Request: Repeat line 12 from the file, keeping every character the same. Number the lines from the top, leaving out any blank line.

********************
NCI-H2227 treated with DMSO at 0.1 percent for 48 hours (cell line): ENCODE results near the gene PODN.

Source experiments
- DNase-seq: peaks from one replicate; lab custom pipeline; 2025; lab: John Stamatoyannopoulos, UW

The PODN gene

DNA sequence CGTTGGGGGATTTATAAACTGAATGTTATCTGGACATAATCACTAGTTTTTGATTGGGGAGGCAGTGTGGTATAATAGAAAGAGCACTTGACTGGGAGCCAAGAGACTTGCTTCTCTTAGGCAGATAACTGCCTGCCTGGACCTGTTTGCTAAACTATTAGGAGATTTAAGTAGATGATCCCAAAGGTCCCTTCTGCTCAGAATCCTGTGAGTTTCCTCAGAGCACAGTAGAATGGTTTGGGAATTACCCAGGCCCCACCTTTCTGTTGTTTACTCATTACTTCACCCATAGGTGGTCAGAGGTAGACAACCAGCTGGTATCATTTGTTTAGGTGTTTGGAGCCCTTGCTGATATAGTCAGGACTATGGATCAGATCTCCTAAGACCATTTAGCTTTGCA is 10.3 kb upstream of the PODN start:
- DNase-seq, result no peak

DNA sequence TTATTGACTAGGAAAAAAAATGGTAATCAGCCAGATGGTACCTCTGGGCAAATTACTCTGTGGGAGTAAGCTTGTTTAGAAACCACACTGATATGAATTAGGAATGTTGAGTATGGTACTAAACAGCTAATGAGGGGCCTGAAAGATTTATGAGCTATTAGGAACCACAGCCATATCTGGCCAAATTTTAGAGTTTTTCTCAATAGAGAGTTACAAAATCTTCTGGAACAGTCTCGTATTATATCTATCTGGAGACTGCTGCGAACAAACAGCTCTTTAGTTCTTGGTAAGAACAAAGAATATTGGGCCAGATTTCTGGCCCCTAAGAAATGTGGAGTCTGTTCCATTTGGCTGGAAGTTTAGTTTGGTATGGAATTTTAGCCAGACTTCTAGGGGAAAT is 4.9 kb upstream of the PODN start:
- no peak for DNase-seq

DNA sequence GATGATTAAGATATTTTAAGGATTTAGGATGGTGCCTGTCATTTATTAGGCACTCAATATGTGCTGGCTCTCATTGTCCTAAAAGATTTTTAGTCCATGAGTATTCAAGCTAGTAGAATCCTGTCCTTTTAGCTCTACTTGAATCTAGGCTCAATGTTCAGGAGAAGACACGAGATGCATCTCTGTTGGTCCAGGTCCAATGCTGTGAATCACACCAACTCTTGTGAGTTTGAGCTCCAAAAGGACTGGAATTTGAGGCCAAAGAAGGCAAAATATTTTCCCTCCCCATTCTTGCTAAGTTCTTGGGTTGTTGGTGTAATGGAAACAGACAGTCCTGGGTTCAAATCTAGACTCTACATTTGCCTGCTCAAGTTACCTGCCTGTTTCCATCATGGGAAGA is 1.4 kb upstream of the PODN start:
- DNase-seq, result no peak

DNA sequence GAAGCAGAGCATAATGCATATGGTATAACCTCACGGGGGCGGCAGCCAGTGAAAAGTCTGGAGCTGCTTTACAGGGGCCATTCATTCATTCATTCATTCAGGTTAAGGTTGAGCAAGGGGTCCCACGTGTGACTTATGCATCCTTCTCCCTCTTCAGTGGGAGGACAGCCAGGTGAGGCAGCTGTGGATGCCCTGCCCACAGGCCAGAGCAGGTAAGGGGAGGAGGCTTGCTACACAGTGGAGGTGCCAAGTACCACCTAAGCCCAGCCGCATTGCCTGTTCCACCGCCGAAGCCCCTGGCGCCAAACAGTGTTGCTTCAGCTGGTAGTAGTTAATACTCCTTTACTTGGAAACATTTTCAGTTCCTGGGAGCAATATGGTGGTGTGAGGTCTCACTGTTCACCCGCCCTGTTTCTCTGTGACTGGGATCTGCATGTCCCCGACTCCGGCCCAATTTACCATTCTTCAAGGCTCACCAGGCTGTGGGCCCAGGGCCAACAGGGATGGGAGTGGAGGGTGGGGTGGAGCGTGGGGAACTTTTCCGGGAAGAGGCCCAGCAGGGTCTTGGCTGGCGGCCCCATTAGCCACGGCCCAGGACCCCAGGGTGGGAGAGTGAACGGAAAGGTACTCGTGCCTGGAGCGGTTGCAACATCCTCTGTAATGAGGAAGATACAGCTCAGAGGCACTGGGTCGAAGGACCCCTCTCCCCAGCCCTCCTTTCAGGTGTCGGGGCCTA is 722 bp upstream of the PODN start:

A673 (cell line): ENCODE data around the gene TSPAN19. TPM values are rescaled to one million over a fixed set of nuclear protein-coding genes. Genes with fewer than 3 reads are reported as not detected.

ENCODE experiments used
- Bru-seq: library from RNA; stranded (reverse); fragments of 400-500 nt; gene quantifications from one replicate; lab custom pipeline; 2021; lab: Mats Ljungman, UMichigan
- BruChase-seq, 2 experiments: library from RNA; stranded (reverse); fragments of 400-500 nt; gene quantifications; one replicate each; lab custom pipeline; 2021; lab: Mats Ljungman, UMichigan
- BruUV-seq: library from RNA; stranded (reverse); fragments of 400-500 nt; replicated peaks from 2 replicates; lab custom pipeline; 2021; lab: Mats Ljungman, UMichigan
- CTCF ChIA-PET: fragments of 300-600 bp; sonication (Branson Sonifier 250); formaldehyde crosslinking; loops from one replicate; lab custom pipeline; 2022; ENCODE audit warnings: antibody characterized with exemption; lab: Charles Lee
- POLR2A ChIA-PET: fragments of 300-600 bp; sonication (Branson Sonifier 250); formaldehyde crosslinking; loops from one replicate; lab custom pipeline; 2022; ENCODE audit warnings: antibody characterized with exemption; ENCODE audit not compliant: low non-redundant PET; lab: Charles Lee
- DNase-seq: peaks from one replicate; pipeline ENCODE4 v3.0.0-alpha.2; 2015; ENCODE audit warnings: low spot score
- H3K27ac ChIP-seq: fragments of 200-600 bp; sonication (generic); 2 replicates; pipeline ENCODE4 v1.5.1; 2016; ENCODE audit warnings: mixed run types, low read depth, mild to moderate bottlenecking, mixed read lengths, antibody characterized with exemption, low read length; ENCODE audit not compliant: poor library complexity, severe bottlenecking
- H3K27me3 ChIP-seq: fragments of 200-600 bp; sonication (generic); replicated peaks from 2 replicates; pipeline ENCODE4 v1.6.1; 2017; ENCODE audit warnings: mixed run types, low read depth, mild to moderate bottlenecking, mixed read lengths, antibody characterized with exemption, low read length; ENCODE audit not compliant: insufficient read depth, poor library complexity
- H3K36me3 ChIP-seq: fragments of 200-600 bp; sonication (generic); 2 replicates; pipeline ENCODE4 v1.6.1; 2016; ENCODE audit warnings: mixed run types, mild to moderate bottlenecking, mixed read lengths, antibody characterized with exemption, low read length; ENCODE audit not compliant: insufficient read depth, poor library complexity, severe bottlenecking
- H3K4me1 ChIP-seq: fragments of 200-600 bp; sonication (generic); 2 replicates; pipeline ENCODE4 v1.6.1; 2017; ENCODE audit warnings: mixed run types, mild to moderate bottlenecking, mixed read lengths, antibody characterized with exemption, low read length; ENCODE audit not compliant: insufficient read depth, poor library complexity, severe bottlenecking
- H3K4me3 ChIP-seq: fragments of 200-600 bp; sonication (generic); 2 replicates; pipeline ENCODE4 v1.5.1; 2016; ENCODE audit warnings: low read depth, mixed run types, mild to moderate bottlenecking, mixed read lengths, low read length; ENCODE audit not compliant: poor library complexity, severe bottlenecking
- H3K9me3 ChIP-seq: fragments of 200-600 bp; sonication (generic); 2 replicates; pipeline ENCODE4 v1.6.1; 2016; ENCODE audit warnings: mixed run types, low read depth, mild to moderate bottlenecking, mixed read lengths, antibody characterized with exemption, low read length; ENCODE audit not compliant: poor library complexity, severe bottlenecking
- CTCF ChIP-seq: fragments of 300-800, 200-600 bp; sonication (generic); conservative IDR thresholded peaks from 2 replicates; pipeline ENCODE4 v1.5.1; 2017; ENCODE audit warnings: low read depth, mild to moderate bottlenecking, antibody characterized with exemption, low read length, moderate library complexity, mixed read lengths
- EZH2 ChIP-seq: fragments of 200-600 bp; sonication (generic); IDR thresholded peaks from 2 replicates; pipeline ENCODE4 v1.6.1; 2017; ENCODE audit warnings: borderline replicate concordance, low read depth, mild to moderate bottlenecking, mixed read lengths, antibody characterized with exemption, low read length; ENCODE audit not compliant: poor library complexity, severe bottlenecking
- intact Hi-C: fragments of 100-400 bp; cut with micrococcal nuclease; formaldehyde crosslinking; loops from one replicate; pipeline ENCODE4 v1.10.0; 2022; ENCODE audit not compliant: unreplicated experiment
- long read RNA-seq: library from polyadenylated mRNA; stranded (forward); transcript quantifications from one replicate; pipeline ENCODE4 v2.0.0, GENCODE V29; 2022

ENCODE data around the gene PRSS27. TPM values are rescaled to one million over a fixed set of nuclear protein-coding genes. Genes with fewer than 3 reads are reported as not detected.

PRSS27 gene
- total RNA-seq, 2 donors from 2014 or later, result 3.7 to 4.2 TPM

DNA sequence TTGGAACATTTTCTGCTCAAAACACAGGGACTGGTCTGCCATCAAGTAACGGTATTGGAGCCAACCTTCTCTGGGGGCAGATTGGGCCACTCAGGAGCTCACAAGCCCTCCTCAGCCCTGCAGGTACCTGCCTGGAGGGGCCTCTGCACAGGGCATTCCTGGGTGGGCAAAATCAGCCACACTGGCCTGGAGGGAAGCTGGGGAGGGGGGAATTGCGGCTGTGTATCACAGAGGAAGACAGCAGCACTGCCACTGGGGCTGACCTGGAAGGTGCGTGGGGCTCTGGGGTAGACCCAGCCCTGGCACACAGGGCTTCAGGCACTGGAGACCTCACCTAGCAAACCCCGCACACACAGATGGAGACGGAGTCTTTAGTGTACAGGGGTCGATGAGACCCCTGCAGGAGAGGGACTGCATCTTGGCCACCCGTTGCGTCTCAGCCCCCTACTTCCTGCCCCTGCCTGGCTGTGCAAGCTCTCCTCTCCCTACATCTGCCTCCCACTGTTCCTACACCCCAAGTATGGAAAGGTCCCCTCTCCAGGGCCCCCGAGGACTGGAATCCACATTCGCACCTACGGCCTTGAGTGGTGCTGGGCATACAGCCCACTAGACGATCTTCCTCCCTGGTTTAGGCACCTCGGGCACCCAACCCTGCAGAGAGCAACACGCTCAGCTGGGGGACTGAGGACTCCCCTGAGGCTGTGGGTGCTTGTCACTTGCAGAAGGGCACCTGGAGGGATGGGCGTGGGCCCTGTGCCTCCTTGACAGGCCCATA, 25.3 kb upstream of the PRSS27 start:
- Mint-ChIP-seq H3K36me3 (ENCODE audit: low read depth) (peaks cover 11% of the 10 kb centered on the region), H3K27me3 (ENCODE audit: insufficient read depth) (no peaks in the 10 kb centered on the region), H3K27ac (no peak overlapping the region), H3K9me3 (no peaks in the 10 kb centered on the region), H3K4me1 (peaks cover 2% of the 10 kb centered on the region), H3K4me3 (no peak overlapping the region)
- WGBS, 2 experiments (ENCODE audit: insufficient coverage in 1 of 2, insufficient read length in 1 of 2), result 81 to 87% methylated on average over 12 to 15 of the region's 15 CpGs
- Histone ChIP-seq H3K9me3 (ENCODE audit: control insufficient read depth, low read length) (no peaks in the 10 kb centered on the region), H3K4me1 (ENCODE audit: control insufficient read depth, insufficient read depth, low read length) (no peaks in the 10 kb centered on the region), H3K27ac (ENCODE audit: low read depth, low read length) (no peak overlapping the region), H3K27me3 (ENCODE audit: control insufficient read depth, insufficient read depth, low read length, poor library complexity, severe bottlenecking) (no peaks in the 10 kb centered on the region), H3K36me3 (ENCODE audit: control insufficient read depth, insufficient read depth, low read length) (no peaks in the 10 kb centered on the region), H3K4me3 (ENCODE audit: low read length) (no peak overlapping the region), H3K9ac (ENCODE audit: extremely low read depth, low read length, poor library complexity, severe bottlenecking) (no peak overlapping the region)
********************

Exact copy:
A673 (cell line): ENCODE data around the gene TSPAN19. TPM values are rescaled to one million over a fixed set of nuclear protein-coding genes. Genes with fewer than 3 reads are reported as not detected.